- Intensity-modulated radiotherapy Shapes the radiation beams and allows different doses of radiotherapy to be given to different areas. Lower doses are given to healthy tissue, which reduces the risk of damage.
Other types of radiotherapy are used less commonly:
- Image-guided radiotherapy This is usually done alongside IMRT. Images are taken before or during radiotherapy that show the size, shape and location of the tumour. These are used to make changes to the treatment area.
- Stereotactic ablative radiotherapy This allows large doses of radiotherapy to be given to small areas very precisely, so you need fewer treatments. Different machines can be used to give SABR. It is only available in a research trial for prostate cancer.
Hormonal Therapy For Aggressive Prostate Cancer: How Long Is Enough
- By Charlie Schmidt, Editor, Harvard Medical School Annual Report on Prostate Diseases
Men weighing treatment options for intermediate- or high-risk cancer that is still localized to the prostate can face a tricky question. A standard approach in these cases is to give radiation to the prostate along with drugs that block testosterone, a hormone that makes the cancer cells grow faster. For how long should this hormone therapy last? Thats not entirely clear. The drugs have side effects, such as fatigue, impotence, and a loss of muscle mass. But radiation doesnt control prostate cancer effectively without them. Doctors therefore aim to give hormone therapy only for as long as it takes to help their patients, without causing any undue harm.
Now, newly published results from a phase 3 clinical trial are providing some needed guidance.
Surgery For Prostate Cancer
A radical prostatectomy is the surgical removal of the prostate. This procedure may be performed through traditional open surgery, which involves one large incision in the abdomen. Laparoscopic surgery using the robotic daVinci® Surgical System is a minimally invasive alternative. Robotic surgery only requires a few small incisions in the abdomen, which may result in reduced pain, lower risk of infection and a shorter hospital stay after surgery.
The technology associated with the robotic surgical system is designed to give the surgeon greater precision and control, which may help spare healthy tissue and one or two of the nerve bundles on the sides of the prostate. This often allows the patient to have better erectile functionin both the short term and long term.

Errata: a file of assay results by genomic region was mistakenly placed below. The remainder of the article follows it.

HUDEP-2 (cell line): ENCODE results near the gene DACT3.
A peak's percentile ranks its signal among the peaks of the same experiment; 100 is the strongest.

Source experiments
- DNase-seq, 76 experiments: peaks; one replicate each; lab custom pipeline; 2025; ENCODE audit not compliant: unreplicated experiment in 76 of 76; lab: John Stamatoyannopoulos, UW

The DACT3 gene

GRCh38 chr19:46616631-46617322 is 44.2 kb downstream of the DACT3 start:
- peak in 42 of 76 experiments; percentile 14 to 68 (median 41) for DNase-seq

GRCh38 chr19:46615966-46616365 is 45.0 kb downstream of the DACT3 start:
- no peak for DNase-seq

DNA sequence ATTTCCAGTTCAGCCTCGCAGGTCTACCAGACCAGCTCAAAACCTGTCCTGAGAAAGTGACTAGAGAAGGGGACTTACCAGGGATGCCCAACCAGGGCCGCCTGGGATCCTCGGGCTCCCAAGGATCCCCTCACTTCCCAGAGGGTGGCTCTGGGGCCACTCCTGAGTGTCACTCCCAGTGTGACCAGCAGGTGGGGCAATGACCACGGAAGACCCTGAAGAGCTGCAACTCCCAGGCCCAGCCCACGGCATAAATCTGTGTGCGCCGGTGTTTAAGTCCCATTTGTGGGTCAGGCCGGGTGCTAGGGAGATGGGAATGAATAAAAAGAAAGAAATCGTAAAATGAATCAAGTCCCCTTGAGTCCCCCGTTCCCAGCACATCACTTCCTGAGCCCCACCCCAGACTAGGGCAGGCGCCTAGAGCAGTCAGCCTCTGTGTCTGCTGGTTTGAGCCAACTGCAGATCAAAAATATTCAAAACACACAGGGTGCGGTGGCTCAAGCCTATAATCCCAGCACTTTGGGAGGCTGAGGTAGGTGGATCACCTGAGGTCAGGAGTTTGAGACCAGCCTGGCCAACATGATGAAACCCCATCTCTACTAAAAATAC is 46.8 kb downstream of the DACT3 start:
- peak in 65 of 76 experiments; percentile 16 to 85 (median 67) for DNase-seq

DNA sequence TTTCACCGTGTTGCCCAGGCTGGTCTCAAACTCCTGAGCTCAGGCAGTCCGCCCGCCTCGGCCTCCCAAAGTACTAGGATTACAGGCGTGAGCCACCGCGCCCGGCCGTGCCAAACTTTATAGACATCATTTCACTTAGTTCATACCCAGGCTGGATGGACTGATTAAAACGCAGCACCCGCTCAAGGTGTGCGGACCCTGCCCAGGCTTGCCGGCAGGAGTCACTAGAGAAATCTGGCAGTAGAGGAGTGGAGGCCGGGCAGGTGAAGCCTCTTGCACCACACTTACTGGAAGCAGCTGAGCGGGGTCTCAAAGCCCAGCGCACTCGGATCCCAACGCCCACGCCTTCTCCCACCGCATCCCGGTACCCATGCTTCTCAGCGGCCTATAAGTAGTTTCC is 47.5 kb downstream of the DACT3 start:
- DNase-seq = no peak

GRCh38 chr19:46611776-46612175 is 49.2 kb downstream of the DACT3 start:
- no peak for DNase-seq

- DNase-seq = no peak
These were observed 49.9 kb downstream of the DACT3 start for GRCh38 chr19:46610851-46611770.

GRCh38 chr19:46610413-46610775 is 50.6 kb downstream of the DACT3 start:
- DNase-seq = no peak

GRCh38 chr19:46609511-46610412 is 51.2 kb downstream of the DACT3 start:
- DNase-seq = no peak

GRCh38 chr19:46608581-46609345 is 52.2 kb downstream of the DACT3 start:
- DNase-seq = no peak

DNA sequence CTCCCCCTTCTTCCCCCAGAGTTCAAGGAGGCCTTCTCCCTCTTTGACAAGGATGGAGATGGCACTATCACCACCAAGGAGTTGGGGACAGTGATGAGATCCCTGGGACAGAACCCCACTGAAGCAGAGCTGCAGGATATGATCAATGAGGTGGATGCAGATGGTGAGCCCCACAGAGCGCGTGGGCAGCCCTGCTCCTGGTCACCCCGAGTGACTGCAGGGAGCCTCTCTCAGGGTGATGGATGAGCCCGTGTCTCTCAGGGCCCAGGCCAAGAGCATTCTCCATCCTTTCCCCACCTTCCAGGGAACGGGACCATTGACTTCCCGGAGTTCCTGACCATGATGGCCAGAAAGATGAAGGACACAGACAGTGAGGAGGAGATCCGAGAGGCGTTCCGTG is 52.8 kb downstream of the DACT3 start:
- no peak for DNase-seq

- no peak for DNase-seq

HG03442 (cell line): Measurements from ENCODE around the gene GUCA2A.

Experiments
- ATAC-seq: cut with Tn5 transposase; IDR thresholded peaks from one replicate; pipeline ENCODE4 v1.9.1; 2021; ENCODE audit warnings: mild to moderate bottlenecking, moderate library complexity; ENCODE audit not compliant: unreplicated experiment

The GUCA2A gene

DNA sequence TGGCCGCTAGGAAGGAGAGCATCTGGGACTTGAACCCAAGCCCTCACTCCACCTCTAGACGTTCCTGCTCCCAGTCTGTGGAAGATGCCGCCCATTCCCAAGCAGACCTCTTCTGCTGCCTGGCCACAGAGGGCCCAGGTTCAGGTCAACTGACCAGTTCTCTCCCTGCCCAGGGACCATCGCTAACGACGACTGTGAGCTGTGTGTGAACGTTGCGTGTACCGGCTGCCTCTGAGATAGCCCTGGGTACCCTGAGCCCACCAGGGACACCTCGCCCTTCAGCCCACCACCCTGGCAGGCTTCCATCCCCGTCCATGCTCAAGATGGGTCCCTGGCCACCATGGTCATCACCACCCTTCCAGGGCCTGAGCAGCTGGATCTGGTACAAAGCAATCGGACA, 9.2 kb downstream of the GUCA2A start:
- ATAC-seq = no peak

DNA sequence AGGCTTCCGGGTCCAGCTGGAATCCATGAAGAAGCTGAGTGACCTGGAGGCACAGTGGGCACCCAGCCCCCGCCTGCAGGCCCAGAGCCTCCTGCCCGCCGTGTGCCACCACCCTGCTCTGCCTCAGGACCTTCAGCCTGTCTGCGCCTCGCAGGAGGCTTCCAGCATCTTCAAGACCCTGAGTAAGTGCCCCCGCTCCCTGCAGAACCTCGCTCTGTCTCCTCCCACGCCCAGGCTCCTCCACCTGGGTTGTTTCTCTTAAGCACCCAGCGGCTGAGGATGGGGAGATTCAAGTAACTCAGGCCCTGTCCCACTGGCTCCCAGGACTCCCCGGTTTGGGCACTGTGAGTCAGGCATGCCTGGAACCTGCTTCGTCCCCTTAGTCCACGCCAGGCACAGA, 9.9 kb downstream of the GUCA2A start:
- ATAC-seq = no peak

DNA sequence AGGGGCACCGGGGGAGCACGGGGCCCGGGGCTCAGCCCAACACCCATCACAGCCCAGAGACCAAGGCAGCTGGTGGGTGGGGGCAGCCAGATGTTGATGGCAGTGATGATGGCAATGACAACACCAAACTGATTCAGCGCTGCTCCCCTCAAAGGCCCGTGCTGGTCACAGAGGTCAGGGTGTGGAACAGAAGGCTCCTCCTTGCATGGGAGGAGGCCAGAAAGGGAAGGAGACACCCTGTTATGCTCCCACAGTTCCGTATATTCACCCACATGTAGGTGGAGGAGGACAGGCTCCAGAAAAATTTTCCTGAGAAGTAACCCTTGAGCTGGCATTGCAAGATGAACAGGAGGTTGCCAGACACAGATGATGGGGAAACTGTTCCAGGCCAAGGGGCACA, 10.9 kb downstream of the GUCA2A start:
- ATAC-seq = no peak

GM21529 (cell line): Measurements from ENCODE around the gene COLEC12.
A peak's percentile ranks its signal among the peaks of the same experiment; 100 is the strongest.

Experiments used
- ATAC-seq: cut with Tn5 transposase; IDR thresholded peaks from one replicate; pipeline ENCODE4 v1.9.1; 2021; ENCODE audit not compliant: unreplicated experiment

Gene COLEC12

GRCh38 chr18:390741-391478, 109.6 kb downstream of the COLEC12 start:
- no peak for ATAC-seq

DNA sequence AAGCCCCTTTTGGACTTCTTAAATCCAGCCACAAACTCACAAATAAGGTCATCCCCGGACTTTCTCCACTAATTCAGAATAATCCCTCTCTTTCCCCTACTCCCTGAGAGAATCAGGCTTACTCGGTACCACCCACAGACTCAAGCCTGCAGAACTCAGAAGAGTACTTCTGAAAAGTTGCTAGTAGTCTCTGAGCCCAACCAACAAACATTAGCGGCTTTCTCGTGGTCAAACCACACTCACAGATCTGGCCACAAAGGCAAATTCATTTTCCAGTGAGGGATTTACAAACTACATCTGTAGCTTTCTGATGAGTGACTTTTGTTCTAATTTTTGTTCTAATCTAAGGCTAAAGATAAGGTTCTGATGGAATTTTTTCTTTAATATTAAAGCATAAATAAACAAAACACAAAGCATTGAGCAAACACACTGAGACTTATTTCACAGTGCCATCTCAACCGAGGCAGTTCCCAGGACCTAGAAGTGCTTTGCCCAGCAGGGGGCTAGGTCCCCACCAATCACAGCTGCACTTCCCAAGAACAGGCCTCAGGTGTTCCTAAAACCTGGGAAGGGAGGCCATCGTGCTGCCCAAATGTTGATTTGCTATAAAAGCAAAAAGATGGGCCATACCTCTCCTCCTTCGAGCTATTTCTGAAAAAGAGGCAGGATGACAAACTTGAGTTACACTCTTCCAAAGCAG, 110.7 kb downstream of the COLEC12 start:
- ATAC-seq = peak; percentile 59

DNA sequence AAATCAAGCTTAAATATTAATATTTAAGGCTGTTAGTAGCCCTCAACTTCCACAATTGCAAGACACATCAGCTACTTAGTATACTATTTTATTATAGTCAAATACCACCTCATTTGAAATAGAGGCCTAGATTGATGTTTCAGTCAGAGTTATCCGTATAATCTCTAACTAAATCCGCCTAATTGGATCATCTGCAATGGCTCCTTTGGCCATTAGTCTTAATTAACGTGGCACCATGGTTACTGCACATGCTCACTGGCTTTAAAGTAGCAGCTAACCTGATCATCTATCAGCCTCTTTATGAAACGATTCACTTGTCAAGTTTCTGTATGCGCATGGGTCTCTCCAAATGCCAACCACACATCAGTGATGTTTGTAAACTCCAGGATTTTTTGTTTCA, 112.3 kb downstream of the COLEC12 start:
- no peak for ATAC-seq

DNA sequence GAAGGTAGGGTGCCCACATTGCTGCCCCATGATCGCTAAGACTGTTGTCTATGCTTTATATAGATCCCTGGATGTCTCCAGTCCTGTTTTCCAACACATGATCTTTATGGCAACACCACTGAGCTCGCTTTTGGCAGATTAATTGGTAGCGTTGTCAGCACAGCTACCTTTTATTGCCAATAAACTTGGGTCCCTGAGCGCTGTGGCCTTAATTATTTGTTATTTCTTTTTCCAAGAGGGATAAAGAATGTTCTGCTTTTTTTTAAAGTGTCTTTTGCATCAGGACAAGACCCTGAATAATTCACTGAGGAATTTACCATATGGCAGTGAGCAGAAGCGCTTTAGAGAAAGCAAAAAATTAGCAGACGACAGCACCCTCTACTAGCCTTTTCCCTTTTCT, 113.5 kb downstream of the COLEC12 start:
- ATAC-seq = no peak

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What Are The Side Effects Of External Beam Radiation Therapy
As with most prostate cancer treatments, external beam radiation therapy can also cause side effects. The severity can depend on the type of radiation, dose size, length of treatment and area of treatments. These frequently include:
- Skin irritation
- Erectile dysfunction
- Secondary malignancy
If you are considering prostate cancer treatment with a form of EBRT, talk with your radiation oncologist to discuss options, potential side effects, and how those side effects will be managed.
Recently, the FDA approved the use of Space OAR, a hydrogel product for men choosing radiation therapy that can reduce the radiation received by the rectum during treatment. This can help decrease the chances of developing rectal complications such as the inability to control your bowels. The hydrogel is injected between the prostate and rectum where the gel solidifies and creates a space before radiation begins. To learn more about this product, visit the manufacturers site here.
Treatment By Stage Of Prostate Cancer
Different treatments may be recommended for each stage of prostate cancer. Your doctor will recommend a specific treatment plan for you based on the cancers stage and other factors. Detailed descriptions of each type of treatment are provided earlier on this same page. Clinical trials may also be a treatment option for each stage.
Early-stage prostate cancer
Early-stage prostate cancer usually grows very slowly and may take years to cause any symptoms or other health problems, if it ever does at all. As a result, active surveillance or watchful waiting may be recommended. Radiation therapy or surgery may also be suggested, as well as treatment in clinical trials. For those with a higher Gleason score, the cancer may be faster growing, so radical prostatectomy and radiation therapy are often recommended. Your doctor will consider your age and general health before recommending a treatment plan.
ASCO, the American Urological Association, American Society of Radiation Oncology, and the Society of Urologic Oncology recommend that patients with high-risk early-stage prostate cancer that has not spread to other areas of the body should receive radical prostatectomy or radiation therapy with hormonal therapy as standard treatment options.
Locally advanced prostate cancer
Watchful waiting may be considered for older adults who are not expected to live for a long time and whose cancer is not causing symptoms or for those who have another, more serious illness.
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How Is Prostate Cancer Treated
Through a virtual conversation, Nathan can help you get ready to talk to your doctor about treatment options.
Different types of treatment are available for prostate cancer. You and your doctor will decide which treatment is right for you. Some common treatments are
- Expectant management. If your doctor thinks your prostate cancer is unlikely to grow quickly, he or she may recommend that you dont treat the cancer right away. Instead, you can choose to wait and see if you get symptoms in one of two ways:
- Active surveillance. Closely monitoring the prostate cancer by performing prostate specific antigen tests and prostate biopsies regularly, and treating the cancer only if it grows or causes symptoms.
- Watchful waiting. No tests are done. Your doctor treats any symptoms when they develop. This is usually recommended for men who are expected to live for 10 more years or less.
Other therapies used in the treatment of prostate cancer that are still under investigation include